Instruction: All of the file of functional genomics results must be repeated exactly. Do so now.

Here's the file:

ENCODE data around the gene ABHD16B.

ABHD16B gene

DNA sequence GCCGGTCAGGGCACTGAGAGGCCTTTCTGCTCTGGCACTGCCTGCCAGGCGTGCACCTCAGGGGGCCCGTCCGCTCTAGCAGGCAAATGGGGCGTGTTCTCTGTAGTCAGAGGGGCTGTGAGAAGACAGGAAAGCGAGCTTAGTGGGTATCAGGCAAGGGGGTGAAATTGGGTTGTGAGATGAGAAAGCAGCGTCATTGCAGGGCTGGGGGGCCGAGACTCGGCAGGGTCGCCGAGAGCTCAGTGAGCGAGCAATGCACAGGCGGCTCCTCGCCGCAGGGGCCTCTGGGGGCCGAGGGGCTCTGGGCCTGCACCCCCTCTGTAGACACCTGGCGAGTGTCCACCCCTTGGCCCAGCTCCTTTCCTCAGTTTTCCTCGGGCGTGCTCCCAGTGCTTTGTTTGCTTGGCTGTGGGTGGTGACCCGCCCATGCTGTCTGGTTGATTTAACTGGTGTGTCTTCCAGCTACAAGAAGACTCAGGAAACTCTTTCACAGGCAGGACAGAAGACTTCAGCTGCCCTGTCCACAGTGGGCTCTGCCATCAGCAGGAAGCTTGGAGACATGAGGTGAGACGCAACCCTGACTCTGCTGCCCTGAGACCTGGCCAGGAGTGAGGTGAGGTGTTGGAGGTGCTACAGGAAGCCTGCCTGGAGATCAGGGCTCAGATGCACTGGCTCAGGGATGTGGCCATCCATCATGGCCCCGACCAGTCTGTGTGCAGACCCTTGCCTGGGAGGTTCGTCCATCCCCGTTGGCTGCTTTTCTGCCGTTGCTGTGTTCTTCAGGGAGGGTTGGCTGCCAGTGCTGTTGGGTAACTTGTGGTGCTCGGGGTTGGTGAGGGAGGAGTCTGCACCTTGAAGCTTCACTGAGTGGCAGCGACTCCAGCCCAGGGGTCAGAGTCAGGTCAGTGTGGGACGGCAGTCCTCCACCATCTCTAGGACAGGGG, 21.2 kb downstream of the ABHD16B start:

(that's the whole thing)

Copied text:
ENCODE data around the gene ABHD16B.

ABHD16B gene

DNA sequence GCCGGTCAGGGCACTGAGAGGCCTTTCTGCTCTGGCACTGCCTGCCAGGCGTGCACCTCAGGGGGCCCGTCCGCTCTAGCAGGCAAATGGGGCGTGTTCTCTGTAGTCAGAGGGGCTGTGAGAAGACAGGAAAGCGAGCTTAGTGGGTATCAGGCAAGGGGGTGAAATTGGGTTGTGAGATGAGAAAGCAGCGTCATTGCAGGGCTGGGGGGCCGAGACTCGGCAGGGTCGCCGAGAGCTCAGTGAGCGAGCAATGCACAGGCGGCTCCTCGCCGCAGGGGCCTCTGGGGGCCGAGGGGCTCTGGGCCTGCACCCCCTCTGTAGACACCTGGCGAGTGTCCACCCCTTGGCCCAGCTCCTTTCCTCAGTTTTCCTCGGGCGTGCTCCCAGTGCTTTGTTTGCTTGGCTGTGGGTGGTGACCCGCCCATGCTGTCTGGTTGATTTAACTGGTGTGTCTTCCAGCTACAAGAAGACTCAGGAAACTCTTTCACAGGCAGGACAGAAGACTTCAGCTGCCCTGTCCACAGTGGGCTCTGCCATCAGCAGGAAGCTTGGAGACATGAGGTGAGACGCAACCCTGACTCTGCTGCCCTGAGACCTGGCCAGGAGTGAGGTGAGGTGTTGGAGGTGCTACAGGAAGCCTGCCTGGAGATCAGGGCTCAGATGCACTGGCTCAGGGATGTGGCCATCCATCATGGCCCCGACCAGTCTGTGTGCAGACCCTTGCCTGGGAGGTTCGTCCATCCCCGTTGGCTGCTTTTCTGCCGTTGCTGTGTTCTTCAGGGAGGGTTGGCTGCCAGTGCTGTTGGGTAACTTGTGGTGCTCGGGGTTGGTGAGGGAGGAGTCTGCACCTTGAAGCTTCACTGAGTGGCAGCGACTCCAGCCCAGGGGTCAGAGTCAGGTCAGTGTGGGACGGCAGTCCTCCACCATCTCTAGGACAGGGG, 21.2 kb downstream of the ABHD16B start: